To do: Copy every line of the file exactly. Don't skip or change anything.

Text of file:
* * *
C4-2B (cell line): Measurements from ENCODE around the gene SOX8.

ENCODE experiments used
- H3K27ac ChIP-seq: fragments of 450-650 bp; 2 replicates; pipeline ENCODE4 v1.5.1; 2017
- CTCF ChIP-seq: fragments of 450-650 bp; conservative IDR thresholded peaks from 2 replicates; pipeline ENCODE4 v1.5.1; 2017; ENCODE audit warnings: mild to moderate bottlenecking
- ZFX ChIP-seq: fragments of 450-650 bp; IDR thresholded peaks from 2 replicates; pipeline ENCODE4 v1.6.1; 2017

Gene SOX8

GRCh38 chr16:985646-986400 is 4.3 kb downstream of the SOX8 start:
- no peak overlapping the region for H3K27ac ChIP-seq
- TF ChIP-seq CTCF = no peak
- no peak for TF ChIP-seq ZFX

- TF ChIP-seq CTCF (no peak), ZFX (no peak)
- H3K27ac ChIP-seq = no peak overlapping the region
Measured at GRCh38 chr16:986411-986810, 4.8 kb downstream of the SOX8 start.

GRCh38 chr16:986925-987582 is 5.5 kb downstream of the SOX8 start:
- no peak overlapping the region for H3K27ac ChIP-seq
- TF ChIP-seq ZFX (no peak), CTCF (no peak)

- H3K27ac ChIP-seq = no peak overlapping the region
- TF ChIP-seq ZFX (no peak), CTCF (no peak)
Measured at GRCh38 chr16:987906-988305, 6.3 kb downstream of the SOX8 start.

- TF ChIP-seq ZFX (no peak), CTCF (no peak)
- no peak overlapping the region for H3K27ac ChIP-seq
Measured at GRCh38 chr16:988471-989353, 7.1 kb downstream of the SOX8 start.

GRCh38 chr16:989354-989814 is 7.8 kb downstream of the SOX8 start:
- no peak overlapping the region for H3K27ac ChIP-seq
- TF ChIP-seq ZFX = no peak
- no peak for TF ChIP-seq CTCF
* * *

C4-2B (cell line): Measurements from ENCODE around the gene SOX8.

ENCODE experiments used
- H3K27ac ChIP-seq: fragments of 450-650 bp; 2 replicates; pipeline ENCODE4 v1.5.1; 2017
- CTCF ChIP-seq: fragments of 450-650 bp; conservative IDR thresholded peaks from 2 replicates; pipeline ENCODE4 v1.5.1; 2017; ENCODE audit warnings: mild to moderate bottlenecking
- ZFX ChIP-seq: fragments of 450-650 bp; IDR thresholded peaks from 2 replicates; pipeline ENCODE4 v1.6.1; 2017

Gene SOX8

GRCh38 chr16:985646-986400 is 4.3 kb downstream of the SOX8 start:
- no peak overlapping the region for H3K27ac ChIP-seq
- TF ChIP-seq CTCF = no peak
- no peak for TF ChIP-seq ZFX

- TF ChIP-seq CTCF (no peak), ZFX (no peak)
- H3K27ac ChIP-seq = no peak overlapping the region
Measured at GRCh38 chr16:986411-986810, 4.8 kb downstream of the SOX8 start.

GRCh38 chr16:986925-987582 is 5.5 kb downstream of the SOX8 start:
- no peak overlapping the region for H3K27ac ChIP-seq
- TF ChIP-seq ZFX (no peak), CTCF (no peak)

- H3K27ac ChIP-seq = no peak overlapping the region
- TF ChIP-seq ZFX (no peak), CTCF (no peak)
Measured at GRCh38 chr16:987906-988305, 6.3 kb downstream of the SOX8 start.

- TF ChIP-seq ZFX (no peak), CTCF (no peak)
- no peak overlapping the region for H3K27ac ChIP-seq
Measured at GRCh38 chr16:988471-989353, 7.1 kb downstream of the SOX8 start.

GRCh38 chr16:989354-989814 is 7.8 kb downstream of the SOX8 start:
- no peak overlapping the region for H3K27ac ChIP-seq
- TF ChIP-seq ZFX = no peak
- no peak for TF ChIP-seq CTCF